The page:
Book Review: Cogewea The Half Blood

Figure 1A: The cover of the book Cogewea by Hum-ishu-ma.

Figure 1A: The cover of the book Cogewea by Hum-ishu-ma.

I discovered this book at a charity bookshop and felt disappointed that I had not known of it before. Afterall, the author, Hum-ishu-ma (Mourning Dove) was from the Okanogan tribe and was written on the West Coast of the United States in Washington State. I had met members of the Okanogan but had no long term contact to establish relationships of friendship with them. So I was presently surprised to have found this book and that the author was the first known aboriginal author in the Western Hemisphere to bring her thoughts systematically into the English language.

Figure 2A: The author Hum-ishu-ma (AD 1888-1936), in a photo enclosed in her ground breaking work, Cogewea.

Figure 2A: The author Hum-ishu-ma (AD 1888-1936), in a photo enclosed in her ground breaking work, Cogewea.

Hum-ishu-ma, living as a migrant farm worker and after ten hour days in the hop fields and apple orchards, would type out this historical fiction text. The work, Cogewea, although not based upon an actual historical figure, is indeed based upon historical events and peoples at the time. The result is a catalogue of events that relate to American invasion of the continent, extermination attacks, pogroms, the use of disease in germ warfare and general damage levied against the aboriginal peoples that the invaders found upon arrival.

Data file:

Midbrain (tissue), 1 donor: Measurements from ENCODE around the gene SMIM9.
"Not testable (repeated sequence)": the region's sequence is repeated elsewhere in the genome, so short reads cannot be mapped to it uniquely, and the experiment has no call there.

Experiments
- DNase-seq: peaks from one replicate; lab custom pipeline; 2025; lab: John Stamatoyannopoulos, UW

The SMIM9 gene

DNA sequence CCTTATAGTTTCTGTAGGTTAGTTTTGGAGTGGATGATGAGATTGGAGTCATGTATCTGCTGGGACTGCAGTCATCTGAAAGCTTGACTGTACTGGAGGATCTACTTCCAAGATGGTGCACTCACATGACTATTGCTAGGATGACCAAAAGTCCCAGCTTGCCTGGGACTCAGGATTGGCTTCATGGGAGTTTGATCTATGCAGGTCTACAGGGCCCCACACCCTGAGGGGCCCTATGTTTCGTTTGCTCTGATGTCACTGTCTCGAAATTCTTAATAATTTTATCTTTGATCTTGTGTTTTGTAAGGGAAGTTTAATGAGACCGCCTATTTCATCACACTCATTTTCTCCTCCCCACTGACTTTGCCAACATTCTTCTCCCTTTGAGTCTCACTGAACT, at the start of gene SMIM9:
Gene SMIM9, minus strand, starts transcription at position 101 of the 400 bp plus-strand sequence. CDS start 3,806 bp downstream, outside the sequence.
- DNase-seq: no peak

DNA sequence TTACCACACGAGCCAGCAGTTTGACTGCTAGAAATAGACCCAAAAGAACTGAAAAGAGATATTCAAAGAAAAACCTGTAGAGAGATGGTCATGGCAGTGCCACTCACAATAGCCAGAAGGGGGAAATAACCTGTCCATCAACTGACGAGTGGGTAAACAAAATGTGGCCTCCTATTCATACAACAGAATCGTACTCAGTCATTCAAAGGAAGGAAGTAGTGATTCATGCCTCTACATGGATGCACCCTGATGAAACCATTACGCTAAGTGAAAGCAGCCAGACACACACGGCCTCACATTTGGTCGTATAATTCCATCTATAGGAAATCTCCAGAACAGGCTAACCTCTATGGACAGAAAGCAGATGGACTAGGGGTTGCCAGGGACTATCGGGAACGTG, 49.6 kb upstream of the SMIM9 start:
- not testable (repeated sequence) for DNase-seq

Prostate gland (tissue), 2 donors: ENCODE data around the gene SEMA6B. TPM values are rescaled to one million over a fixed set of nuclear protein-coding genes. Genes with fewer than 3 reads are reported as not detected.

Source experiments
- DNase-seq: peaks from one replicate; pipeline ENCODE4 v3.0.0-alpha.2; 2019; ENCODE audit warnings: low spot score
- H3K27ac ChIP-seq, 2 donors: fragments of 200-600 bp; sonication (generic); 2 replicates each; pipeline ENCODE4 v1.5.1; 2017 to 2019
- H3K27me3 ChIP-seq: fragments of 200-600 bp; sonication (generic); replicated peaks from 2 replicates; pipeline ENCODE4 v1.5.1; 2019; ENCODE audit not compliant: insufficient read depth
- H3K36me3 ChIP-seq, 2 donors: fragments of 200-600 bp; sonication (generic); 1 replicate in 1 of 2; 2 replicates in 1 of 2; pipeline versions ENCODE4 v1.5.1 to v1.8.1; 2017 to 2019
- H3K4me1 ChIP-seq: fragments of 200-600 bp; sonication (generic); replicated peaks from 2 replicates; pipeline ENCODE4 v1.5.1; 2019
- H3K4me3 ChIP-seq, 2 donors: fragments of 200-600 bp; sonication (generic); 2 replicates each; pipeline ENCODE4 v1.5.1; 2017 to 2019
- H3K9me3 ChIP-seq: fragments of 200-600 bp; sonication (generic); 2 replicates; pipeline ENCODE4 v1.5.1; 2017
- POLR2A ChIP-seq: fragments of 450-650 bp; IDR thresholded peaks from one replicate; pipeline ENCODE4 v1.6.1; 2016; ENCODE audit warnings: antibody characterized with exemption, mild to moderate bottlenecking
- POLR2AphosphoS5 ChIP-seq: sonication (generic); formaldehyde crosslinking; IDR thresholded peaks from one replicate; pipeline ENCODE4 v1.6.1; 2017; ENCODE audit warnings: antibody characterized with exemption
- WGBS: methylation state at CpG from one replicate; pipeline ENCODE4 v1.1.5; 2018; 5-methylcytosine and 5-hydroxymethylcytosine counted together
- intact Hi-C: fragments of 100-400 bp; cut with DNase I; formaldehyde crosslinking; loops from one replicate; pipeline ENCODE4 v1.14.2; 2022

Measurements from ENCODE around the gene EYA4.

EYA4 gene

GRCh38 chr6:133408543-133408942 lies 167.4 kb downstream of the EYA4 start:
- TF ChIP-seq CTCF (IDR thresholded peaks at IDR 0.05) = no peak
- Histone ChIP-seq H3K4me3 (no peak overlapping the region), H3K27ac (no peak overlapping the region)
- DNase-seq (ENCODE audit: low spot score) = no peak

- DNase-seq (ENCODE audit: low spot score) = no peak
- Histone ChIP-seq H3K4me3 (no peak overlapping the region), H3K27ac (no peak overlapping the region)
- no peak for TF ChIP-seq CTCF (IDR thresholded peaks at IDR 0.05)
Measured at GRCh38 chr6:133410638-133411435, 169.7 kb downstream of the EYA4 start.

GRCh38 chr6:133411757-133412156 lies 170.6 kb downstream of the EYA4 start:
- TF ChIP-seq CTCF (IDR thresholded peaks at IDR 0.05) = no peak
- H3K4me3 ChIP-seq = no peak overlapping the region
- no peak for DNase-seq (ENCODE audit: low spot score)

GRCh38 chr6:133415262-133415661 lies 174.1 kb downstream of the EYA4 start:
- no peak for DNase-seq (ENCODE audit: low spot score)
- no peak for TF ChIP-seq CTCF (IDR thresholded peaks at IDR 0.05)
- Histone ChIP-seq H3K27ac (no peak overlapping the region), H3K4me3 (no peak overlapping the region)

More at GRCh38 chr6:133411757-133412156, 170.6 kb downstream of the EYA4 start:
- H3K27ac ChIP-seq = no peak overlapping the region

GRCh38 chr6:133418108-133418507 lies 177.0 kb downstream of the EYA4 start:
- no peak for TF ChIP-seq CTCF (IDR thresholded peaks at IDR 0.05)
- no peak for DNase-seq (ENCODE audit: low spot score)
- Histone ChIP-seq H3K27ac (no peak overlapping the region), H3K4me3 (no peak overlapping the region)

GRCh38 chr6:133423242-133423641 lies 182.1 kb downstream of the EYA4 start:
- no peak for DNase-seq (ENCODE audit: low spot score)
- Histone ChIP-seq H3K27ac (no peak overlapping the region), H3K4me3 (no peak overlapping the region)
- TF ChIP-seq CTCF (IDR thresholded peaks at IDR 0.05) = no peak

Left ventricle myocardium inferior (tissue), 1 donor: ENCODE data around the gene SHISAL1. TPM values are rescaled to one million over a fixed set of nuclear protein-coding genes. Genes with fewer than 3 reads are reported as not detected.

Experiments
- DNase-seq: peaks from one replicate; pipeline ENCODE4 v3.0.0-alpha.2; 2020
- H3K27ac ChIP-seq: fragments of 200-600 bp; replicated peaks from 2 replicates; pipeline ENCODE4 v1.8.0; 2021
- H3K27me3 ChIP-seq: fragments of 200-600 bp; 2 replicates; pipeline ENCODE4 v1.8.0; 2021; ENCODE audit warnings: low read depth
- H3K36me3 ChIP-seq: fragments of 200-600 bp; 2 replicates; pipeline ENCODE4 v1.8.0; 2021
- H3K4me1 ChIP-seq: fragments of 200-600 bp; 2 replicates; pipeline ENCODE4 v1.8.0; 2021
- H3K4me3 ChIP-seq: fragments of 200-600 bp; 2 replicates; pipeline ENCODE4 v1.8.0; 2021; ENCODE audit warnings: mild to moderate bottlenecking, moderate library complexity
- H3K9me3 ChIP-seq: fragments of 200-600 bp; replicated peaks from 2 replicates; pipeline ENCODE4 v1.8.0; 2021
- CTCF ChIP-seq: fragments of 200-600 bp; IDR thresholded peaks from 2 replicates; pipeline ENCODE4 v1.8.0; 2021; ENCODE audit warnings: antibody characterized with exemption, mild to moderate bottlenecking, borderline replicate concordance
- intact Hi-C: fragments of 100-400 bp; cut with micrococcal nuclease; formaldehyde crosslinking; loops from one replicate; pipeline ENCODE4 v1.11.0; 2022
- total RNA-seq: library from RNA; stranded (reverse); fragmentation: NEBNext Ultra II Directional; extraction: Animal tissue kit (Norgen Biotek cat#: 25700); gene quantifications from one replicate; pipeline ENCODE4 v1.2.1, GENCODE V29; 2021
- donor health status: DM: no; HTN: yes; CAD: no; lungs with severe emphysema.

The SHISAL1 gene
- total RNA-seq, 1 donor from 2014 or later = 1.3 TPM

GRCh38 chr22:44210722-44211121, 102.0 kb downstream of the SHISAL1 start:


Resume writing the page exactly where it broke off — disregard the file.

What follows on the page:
Cogewea is a half blood, a “breed,” a reference to the fact that she has an American father and an aboriginal mother. She is unable to mesh fully with either side and suffers rebuke from both parties. Her suffering is alleviated partially by growing up around other breeds such as her faithful friend Jim, who acts as a big brother figure. Their lives, the treachery of their invaders and the secret designs against them are aptly noted by the author.

Figure 2A: Hum-ishu-ma, The author of Cogewea,  who was also forced to take an English name. She was also described by her occupiers as "cold and unfeeling." My  query is how someone is supposed to be towards his or her captor.

Figure 2A: Hum-ishu-ma, The author of Cogewea, who was also forced to take an English name, Christal Quintasket. She was also described by her occupiers as “cold and unfeeling.” My query is how someone is supposed to be towards his or her captor.

Once can also see that much of what is related about the main character reflects the tribulations suffered by the author. The pain rings forth on every page and leaves the reader desiring more. I can say this with first hand experience as I finished the book in one day as it was such a page turner I could not put it down. It took two chapters to be able to fully acclimate myself to the slang and wild west vernacular used at that time.

Overall it is a great book and if one can get past the vernacular, great benefit can be derived. I also am in the process of trying to obtain her other works. Her great grand-daughter (engl. name Jeanette Armstrong) lives on and tries to keep her memory alive among the other Okanogans and the literary world at large. I strongly advise anyone with the time and effort to learn more about the Okanogans and also Hum-ishu-ma and her great grand daughter. You will not regret it.

 

Al-Hajj Abu Ja`far Al-Hanbali

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